Naturalisation of Burundian refugees in Tanzania

Amelia Kuch

Tanzania’s offer of citizenship to some 200,000 refugees received international attention and support. Acknowledging the strengths and flaws of this model could potentially help unlock other situations of protracted displacement around the world.

In 2007 the Tanzanian government, in partnership with the Burundian government and UNHCR (the UN Refugee Agency), adopted the Tanzania Comprehensive Solutions Strategy (TANCOSS) which outlined a plan for durable solutions for the Burundian refugees who had been in Tanzania since 1972. Initially, TANCOSS included three pillars: voluntary repatriation to Burundi, processing of citizenship applications for those who opted for naturalisation in Tanzania, and relocation of the naturalised refugees from the refugee settlements to other regions of Tanzania. 79% of refugees opted for Tanzanian citizenship while 21% opted for repatriation (and duly returned to Burundi). The relocation plan was subsequently suspended, however, with naturalised refugees permitted to choose if they wish to be relocated or remain in the areas of the settlements. 

Conditions and drivers

The close affinity of the groups living in the area of Burundi and western Tanzania and their historical mobility across what is now the border were important preconditions for local integration of refugees. The refugees often cited historical affinity and acquired familiarity with Tanzania as important factors in their decision to opt for naturalisation. Similarly, many Tanzanians expressed the opinion that living with the refugees was possible due to ethnic, religious and linguistic similarities.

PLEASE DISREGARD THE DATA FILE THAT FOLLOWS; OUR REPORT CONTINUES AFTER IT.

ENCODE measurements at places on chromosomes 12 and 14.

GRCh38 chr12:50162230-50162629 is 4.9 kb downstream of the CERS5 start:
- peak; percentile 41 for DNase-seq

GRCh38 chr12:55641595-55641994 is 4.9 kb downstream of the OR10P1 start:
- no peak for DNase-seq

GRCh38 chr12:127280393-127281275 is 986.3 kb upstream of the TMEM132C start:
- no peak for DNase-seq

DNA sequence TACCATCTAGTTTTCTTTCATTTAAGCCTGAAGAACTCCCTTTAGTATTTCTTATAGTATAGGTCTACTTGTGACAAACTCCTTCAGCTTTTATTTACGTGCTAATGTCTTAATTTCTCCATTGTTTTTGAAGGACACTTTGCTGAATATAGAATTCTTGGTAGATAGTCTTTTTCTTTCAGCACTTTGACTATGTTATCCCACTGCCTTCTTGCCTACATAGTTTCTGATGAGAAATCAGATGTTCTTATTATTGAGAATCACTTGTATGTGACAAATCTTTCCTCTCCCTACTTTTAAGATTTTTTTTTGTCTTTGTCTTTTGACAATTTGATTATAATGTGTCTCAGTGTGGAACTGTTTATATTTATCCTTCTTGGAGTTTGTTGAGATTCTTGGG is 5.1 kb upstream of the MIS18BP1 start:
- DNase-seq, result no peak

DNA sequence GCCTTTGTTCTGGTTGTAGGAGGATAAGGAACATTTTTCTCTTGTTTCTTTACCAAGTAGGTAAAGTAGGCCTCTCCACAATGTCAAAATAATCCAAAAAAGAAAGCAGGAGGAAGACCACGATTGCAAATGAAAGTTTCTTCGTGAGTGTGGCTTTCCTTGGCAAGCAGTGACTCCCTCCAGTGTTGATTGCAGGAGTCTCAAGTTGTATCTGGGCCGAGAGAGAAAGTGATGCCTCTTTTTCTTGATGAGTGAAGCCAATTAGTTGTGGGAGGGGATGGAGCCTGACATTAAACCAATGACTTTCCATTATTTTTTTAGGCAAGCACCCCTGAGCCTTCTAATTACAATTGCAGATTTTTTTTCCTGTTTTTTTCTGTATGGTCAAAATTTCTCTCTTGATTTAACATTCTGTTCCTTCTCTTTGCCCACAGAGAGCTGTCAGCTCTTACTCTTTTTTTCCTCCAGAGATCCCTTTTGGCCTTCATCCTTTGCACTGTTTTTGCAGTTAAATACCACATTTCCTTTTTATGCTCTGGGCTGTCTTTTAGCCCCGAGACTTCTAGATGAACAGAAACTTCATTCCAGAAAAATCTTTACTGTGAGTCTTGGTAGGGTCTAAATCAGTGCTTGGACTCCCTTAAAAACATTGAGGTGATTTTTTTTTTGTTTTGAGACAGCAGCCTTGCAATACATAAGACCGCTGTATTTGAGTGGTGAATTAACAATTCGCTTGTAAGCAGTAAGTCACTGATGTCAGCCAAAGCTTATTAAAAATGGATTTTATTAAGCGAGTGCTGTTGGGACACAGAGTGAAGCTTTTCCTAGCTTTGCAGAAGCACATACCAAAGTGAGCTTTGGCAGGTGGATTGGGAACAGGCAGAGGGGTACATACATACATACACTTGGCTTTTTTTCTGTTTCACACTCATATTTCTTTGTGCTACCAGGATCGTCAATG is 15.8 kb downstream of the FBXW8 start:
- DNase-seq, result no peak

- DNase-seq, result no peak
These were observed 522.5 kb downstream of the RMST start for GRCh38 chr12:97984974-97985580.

After fleeing Burundi in 1972, the refugees had been allocated land to farm and live on in three sites in western Tanzania. This policy of refugee protection was motivated both by President Julius Nyerere’s genuine commitment to Pan-African ideals and the opportunities that refugees provided for attracting resources for the development of remote and under-populated regions of the country. The nature of the rural refugee settlements in which access to land was provided played a central role in the implementation of TANCOSS and what became known as the Old Settlements turned out to be a success in terms of agricultural production and trade. To a certain extent, the design of the policy was only viable because the refugees had land, becoming self-sufficient and indeed contributing greatly to the local economy. Moreover, refugees’ decision to opt for Tanzanian citizenship was in many cases motivated by their inability to obtain land in Burundi. This is not to say that land is a prerequisite for successful local integration but that the ability to achieve sustainable livelihoods is crucial, and in many places in Africa this is synonymous with securing access to land.